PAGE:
In recent years we have witnessed persistent attempts to interfere in elections by using cyber means. Russia’s cyber interference in the 2016 US presidential election is a prime and perhaps the most discussed example but it is not the only one; other incidents include electoral interference in the Netherlands, the UK, France and Germany to name just a few (see here). Such interference mainly consists of attacks on electoral infrastructure and operations to manipulate voting behaviour. For example, Russia’s electoral interference in the 2016 US election consisted of ‘hack and leak’ operations to ‘expose, disgrace, or otherwise undermine a particular individual, campaign, or organisation in order to influence public opinion during an election cycle’ (see here) and disinformation operations defined as ‘false, inaccurate, or misleading information designed, presented and promoted to intentionally cause public harm’ including harm to the ‘democratic political processes and value’. (see here at 10).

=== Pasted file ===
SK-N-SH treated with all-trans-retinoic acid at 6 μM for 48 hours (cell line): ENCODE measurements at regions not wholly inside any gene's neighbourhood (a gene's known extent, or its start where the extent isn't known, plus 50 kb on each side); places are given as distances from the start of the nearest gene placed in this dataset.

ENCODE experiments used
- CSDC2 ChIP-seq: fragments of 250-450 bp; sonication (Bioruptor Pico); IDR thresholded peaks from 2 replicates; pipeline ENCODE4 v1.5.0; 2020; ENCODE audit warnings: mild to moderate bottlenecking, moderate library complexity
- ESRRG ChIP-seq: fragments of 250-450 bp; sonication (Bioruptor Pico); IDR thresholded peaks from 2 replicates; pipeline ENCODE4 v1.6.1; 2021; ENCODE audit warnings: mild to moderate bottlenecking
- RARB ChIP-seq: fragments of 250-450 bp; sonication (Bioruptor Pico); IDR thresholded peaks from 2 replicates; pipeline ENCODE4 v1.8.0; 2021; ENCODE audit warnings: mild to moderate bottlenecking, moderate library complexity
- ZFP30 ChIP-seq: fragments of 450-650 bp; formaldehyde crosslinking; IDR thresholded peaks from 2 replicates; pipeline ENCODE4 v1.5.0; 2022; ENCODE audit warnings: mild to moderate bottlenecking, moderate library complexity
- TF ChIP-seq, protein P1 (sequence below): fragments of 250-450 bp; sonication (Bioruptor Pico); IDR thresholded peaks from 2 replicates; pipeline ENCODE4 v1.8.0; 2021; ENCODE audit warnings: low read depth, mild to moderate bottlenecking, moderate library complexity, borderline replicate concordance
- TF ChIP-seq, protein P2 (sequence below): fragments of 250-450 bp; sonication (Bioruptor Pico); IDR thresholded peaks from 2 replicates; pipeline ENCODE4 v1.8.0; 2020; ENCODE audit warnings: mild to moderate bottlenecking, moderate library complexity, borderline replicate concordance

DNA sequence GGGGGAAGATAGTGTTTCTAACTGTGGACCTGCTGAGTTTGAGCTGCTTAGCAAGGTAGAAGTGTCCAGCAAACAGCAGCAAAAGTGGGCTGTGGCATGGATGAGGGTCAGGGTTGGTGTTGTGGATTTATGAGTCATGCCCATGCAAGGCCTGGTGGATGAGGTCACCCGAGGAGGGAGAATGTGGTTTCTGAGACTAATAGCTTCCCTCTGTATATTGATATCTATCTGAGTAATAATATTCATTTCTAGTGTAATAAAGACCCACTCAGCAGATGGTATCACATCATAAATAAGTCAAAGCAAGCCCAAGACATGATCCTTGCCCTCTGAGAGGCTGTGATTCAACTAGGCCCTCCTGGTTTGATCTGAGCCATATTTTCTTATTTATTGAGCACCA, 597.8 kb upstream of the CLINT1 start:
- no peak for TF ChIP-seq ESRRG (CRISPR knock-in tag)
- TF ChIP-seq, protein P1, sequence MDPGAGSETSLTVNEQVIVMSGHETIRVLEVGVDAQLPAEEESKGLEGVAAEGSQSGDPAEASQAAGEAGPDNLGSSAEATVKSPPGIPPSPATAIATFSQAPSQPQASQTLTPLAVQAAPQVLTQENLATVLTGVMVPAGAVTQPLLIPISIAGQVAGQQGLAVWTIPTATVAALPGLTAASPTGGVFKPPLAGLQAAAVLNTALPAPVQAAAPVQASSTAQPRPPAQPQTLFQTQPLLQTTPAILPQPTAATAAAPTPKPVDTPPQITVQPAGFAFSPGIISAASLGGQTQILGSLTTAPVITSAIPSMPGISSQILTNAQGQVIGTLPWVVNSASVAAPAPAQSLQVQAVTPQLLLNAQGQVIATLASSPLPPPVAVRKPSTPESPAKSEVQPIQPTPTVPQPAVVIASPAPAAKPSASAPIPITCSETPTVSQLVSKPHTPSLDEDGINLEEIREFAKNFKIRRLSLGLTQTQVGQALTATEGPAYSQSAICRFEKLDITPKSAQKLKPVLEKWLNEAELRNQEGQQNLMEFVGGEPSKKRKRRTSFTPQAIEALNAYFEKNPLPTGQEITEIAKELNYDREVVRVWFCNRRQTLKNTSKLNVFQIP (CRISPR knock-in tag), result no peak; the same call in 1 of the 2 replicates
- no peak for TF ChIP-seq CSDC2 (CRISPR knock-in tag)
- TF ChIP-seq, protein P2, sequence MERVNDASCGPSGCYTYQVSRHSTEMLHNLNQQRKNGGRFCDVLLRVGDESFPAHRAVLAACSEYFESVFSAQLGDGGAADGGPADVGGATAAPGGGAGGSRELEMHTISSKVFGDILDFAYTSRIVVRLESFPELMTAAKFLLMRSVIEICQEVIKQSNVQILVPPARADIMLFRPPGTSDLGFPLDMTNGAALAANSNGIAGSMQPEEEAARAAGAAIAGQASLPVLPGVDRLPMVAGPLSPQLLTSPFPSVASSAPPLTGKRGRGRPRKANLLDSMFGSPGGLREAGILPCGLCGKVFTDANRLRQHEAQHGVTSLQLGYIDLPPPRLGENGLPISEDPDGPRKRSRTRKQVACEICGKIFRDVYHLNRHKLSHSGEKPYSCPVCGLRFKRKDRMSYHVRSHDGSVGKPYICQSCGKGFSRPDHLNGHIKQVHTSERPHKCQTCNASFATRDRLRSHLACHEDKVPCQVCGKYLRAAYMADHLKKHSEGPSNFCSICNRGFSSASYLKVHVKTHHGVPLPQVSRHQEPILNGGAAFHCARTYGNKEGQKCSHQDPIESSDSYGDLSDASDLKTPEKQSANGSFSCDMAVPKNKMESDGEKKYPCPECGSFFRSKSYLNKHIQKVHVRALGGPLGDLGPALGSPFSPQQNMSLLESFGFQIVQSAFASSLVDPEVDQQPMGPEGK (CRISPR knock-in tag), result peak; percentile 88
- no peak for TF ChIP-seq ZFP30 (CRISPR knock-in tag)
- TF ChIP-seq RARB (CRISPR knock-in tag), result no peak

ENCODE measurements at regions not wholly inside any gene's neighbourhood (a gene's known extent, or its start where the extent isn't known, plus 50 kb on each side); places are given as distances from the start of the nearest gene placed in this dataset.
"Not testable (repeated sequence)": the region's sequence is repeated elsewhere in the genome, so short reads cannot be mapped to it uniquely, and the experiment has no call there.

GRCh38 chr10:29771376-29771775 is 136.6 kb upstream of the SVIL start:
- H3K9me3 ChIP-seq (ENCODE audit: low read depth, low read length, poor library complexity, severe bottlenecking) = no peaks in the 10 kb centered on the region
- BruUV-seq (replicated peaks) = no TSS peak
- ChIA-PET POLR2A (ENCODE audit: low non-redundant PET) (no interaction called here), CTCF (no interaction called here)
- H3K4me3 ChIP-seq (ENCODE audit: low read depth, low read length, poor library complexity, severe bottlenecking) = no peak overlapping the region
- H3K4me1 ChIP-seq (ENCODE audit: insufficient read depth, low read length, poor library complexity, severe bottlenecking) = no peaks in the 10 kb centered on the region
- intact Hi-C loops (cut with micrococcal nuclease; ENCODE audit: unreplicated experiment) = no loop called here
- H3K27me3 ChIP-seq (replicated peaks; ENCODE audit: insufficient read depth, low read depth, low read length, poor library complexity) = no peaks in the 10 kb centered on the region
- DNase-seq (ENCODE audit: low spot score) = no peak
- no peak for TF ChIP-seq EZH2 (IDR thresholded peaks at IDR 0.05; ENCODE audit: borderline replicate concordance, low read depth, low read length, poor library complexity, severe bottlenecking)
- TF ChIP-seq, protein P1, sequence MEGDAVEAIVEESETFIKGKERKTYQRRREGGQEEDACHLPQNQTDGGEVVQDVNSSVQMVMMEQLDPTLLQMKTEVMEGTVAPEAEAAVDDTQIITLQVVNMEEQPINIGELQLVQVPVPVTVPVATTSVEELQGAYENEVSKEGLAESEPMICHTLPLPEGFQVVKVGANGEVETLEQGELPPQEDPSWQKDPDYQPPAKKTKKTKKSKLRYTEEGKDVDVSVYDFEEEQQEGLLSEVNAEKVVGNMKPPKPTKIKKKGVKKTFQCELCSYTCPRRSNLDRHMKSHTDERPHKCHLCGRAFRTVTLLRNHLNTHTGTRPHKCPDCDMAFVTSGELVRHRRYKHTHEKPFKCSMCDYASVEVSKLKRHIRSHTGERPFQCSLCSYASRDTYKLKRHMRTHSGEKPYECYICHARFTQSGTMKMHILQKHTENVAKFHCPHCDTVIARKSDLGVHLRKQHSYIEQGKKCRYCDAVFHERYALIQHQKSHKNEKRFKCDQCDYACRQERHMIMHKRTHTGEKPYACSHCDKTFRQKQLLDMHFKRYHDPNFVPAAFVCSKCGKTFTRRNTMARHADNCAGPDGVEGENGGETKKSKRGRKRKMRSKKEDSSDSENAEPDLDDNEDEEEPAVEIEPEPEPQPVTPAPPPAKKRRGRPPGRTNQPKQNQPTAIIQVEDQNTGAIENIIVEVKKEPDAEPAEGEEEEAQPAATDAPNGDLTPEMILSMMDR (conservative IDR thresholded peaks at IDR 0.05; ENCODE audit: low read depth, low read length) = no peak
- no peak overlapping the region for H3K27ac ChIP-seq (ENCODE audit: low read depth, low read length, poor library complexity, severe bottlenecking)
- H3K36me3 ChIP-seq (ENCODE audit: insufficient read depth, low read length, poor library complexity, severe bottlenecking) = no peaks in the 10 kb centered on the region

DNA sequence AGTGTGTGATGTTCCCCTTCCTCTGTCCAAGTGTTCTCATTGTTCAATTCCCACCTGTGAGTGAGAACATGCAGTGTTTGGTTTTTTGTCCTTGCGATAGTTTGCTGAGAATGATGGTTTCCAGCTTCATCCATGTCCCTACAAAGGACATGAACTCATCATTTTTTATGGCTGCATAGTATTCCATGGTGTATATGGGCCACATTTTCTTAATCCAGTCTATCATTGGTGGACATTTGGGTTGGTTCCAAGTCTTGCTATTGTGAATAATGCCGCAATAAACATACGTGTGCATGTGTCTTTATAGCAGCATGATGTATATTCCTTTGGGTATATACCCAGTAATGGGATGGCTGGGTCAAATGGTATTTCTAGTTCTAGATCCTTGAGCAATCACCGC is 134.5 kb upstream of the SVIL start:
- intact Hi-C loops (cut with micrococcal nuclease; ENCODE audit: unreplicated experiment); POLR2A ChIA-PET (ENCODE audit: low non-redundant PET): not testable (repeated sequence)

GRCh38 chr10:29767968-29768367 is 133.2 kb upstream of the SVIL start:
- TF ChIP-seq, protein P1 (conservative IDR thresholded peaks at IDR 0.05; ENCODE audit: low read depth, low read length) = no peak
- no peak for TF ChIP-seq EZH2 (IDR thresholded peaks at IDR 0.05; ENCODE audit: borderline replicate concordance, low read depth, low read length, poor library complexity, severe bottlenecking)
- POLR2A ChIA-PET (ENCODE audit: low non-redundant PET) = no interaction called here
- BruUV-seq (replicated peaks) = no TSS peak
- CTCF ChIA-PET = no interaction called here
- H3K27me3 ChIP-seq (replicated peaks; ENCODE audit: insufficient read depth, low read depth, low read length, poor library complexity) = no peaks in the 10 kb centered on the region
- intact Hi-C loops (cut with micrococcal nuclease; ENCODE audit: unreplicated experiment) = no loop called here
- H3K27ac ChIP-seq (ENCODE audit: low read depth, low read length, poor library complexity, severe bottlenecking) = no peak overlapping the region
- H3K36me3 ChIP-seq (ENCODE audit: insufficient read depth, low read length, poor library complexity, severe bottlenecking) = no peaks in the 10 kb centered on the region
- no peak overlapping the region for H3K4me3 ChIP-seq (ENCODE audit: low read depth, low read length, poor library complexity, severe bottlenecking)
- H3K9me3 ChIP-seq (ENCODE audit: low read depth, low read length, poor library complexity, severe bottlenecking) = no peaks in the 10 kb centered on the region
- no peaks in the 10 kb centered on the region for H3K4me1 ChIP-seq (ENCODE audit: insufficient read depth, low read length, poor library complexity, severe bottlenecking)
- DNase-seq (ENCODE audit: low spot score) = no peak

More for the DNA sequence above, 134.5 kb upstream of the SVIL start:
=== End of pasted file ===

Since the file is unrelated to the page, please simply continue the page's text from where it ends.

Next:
International law commentators struggled to qualify such operations. Although the majority placed them within the framework of the principle of non-intervention, they concluded that they do not satisfy its conditions and in particular that of coercion (indicatively see here and here).
Against this background, I argue that electoral cyber interference can violate the non-intervention principle. I will do this by reinstating the link between the principle of non-intervention and the principle of self-determination and by introducing control as the baseline of coercion. Before I do this, I will explain how international law traditionally construes intervention in order to expose the regulatory gaps that emerge in cases of electoral cyber interference. Read the rest of this entry…